Continuum based models: With this approach, gas/moisture transport behaviour in a homogeneous mortar can be predicted based on effective properties obtained from the pore scale or pore network models. Note that pore-scale, pore-network, finite element or any other numerical approaches can be used to solve continuum scale problems. This step also provides an alternative approach to compare the two-phase flow behaviour observed in experiments by directly using experimentally derived properties as opposed to numerically estimated effective properties.


  • Phung Q. (2015) Effects of Carbonation and Calcium Leaching on Microstructure and Transport Properties of Cement Pastes.- Ghent, Belgium: Ghent University, 2015.- 261 p.- PhD thesis.- ISBN 978-90-8578-783-9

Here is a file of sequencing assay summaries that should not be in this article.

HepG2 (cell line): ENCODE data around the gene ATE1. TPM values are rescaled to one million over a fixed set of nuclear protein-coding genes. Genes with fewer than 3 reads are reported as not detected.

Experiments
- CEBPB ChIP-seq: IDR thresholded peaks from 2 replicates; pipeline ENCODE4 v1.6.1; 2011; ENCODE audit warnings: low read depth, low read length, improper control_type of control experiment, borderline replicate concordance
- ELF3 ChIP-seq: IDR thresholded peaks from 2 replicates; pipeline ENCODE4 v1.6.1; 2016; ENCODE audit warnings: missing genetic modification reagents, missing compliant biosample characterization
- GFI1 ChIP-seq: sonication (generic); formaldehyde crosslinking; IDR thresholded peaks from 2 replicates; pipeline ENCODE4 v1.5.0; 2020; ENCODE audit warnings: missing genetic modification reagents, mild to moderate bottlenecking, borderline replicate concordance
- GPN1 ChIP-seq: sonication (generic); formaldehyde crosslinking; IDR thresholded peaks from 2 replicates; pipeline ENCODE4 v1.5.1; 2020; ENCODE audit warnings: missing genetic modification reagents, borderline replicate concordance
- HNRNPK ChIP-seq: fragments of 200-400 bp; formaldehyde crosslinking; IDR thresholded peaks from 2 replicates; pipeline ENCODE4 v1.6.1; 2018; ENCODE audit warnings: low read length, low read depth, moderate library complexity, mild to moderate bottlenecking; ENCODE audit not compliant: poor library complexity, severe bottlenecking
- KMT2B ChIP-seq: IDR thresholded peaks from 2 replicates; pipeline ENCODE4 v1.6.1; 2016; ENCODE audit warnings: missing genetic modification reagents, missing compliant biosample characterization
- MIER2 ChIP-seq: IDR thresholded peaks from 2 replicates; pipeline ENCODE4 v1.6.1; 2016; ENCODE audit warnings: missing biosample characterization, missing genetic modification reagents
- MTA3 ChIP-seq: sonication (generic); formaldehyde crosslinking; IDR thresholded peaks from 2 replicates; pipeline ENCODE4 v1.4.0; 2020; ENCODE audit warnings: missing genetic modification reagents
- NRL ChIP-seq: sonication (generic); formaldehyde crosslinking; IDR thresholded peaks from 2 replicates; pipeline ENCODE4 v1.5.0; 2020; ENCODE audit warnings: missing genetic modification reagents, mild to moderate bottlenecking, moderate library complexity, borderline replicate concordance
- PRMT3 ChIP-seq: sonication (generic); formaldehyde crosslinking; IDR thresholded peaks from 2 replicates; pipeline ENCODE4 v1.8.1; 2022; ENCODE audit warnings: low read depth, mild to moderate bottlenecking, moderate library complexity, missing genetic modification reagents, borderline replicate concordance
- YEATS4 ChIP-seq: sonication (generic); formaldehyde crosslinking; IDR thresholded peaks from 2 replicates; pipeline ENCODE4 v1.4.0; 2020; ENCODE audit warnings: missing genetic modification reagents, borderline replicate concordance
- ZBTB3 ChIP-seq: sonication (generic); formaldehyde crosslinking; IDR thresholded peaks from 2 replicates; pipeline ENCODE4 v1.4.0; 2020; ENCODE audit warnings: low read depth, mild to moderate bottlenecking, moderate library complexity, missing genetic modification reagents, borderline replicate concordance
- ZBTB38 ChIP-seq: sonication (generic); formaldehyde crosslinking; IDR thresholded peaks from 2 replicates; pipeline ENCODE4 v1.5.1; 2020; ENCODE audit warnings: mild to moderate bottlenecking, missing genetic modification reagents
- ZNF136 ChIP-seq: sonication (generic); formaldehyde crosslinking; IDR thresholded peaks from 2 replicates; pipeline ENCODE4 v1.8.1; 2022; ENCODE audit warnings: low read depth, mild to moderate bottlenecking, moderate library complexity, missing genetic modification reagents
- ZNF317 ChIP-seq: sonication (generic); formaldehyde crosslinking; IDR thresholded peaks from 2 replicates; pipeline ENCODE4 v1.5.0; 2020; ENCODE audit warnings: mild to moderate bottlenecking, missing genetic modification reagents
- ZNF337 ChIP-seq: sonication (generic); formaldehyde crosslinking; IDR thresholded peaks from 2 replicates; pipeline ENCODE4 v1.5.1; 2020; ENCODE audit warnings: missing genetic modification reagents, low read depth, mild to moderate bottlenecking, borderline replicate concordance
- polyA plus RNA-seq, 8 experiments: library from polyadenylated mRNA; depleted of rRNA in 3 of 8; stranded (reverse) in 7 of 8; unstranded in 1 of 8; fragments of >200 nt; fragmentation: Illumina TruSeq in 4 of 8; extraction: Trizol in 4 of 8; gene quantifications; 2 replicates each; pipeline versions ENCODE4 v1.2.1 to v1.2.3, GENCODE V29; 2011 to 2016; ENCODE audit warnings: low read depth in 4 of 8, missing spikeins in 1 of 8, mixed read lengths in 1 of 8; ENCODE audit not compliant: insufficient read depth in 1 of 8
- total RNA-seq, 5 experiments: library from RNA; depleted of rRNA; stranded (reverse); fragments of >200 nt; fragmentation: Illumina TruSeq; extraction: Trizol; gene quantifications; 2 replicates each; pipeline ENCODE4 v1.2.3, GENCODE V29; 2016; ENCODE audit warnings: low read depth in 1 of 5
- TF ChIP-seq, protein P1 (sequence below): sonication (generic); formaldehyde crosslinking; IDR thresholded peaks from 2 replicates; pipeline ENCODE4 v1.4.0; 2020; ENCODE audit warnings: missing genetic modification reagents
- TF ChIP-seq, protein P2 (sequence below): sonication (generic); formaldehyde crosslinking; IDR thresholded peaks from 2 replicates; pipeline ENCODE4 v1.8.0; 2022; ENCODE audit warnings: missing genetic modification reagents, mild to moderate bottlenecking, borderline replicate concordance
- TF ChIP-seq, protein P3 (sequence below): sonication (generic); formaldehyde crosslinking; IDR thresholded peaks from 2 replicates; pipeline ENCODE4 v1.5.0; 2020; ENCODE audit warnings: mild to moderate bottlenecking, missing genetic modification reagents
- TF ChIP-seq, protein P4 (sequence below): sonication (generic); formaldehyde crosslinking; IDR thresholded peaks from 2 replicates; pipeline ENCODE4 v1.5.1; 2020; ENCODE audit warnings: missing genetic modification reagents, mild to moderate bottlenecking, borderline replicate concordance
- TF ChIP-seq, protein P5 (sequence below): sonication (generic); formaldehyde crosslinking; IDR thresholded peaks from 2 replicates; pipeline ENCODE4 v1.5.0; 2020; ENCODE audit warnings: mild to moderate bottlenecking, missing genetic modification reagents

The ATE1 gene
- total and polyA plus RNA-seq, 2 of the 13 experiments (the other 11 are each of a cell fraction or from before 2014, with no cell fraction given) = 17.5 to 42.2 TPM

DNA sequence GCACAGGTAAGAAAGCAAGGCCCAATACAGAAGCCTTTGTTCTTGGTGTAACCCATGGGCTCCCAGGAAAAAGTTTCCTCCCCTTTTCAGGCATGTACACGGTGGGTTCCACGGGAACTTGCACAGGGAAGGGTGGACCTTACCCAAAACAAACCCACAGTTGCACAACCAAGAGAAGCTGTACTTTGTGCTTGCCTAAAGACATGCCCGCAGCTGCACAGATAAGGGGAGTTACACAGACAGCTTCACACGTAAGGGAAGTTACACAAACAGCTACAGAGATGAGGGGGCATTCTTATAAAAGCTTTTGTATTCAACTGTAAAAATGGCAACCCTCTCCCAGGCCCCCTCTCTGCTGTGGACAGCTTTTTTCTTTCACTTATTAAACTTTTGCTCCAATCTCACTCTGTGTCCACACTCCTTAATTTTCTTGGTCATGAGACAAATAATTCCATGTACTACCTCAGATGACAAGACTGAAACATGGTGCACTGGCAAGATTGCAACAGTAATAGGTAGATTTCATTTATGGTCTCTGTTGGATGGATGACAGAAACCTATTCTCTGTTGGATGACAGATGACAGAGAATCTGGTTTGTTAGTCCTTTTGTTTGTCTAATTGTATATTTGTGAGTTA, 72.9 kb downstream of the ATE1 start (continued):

• Patel R., Perko J., Jacques D., De Schutter G., Van Breugel K., Ye G. (2014) A versatile pore-scale multicomponent reactive transport approach based on lattice Boltzmann method: Application to portlandite dissolution: 3rd International Workshop Mechanisms and modelling of waste/cement interactions, Ghent, Belgium, 6-8 May 2013.- In: Physics and Chemistry of the Earth, 70-71, p. 127-137.- ISSN 1474-7065
  • Patel R., Perko J., Jacques D., De Schutter G., Ye G., Van Breugel K. (2013) Lattice Boltzmann based multicomponent reactive transsport model coupled with geochemical solver for pore scale simulations.- In: Computational Methods for Coupled Problems in Science and Engineering V, Santa Eulària, Ibiza, Spain, 17 June - 19 January 2013 / CIMNE, Barcelona, Spain, CIMNE, 2013, p. 806-817.